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Senate Bill 50 would suspend the Public Service Commission’s (PSC) wind siting rules. The bill must pass both houses by the end of the legislative session in order to suspend the proposed rules.
2009 Wisconsin Act 40 established statewide criteria for the installation or use of a wind energy system with a nominal operating capacity of less than 100 megawatts, and set consistent local procedures for such systems. The Act requires the Public Service Commission (PSC) to promulgate a variety of rules that specify the conditions a political subdivision may impose on such a system. If a political subdivision chooses to regulate such systems, its ordinances may not be more restrictive than the PSC’s rules.
The proposed rule establishes uniform standards about the construction and operation of wind energy systems in the state by specifying what political subdivisions can and cannot include ordinances regulating wind energy systems. It also specifies requirements for applications, political subdivision review of an application and decommissioning of a wind energy system.
In Wisconsin, administrative rules can be overturned by the Legislature before the rule’s effective date if the Legislature passes a bill suspending the proposed rule in accordance with Wis. Stat. 227.26. SB 50 would suspend the PSC’s 2010 windmill siting rules and direct the PSC to craft new rules.
2009 Wisconsin Act 40 established basic wind energy law and directed the PSC to promulgate rules to guide political subdivisions who wish to implement wind siting ordinances.
Section 227.11 Wis. Stats. authorizes agencies to promulgate administrative rules.
Section 196.378 (4g) (b) to (d ) Wis. Stats. directs the PSC to promulgate rules about the siting of wind energy systems.
The rule is broken down into five general categories: owner responsibilities, political subdivision procedure, complaints, commission procedure and small wind provisions.
- Before filing an application to construct a wind energy system, an owner must provide notice to landowners within one mile of the system, all political subdivisions within which the system may be located, the Wisconsin Department of Natural Resources (DNR), Wisconsin Department of Transportation (DOT), emergency first responders and air ambulance service providers in the area, the commission and the federal office of the deputy undersecretary of defense.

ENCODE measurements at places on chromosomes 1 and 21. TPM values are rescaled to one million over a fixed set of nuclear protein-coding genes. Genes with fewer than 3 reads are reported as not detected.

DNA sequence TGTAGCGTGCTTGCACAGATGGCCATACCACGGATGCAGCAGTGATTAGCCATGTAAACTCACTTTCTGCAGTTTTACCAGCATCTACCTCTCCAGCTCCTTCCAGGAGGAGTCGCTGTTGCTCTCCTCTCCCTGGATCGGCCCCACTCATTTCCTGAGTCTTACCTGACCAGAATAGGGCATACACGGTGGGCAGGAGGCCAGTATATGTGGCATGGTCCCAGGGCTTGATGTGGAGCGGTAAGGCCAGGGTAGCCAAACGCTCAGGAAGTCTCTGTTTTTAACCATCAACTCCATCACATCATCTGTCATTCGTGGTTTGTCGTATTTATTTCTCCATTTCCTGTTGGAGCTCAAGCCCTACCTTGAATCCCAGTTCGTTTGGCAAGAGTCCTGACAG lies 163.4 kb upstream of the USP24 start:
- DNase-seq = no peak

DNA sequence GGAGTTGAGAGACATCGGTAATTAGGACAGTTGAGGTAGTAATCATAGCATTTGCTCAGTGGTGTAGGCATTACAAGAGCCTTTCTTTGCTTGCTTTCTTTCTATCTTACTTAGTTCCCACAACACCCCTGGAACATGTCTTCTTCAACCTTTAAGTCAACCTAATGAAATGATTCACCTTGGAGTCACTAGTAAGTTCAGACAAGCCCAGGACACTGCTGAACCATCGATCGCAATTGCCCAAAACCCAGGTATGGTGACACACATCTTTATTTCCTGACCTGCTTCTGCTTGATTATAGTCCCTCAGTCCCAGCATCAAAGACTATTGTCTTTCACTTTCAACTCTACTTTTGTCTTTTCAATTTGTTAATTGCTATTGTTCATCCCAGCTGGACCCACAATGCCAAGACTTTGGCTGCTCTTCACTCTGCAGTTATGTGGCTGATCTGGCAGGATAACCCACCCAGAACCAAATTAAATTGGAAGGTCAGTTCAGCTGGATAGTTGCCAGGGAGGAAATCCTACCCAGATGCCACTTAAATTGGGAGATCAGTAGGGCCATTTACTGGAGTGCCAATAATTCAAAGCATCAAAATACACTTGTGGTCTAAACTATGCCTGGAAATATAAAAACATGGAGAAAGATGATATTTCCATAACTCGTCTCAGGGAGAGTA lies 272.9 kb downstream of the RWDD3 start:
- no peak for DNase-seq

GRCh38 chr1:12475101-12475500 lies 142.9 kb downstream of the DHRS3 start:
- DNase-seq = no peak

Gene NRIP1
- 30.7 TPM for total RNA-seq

- Any wind easement, wind access easement, or landowner waiver that is entered into must be filed according to Ch. 706, Wis. Stats. In this way, anyone wanting to buy the property will be aware of the easement or waiver. Certain provisions are required and others prohibited in wind easements and waivers.
- An owner must consider existing land uses and commercial enterprises on nonparticipating land within one-half mile of the proposed system site and must meet certain setback requirements described in the rule.
- A political subdivision may not set height or distance requirements that are more stringent than in this rule or certain requirements already in existence, such as Federal Aviation Administration (FAA) standards for public use airports. A wind energy system may not be built in the path of existing line-of-sight communications technologies.
- The rule sets noise, shadow flicker, and television, radio and cell telephone interference criteria and provides for mitigation efforts. It also provides for stray voltage testing. Construction, electrical, operation and maintenance standards are set. Requirements for decommissioning are established, including requirements for site restoration and demonstrating financial ability to complete decommissioning.
Political Subdivision Procedure
- The proposed rules specify what must be in an application and what records a political subdivision must keep. These procedural and application-related provisions apply even when the political subdivision does not have its own ordinance.
- Complaints must be made first to a wind energy system owner, who has 30 days to provide an initial response to a complainant. A complaint not resolved within 45 days may be reviewed by a political subdivision, and the political subdivision’s decision is appealable to the PSC.
- This section specifies the process for PSC review of political subdivision decisions and enforcement actions. It identifies what must be in a request for review and what the political subdivision must provide to the PSC. Notice of the appeal must be provided, depending on the situation, to the political subdivision or the wind energy system owner. The PSC may hold a hearing on the matter. The rule establishes time-frames for action if the PSC remands a decision about whether an application is complete back to the political subdivision.
Small Wind Provisions
- The rule creates a different threshold of requirements for small wind to reduce administrative-type burdens for small wind energy systems, such as shortening the time frame for filing notice of intent to file an application, reducing reporting requirements, limiting notification and impact assessment requirements to adjacent properties. The rule also establishes lesser setback distances for small wind turbines.
The final rules establish setback requirement from non participating property owners to either 1,250 feet or three times the maximum blade tip height, whichever is less. They also reduce the amount of payments to non participating property owners adjacent to land that includes a turbine.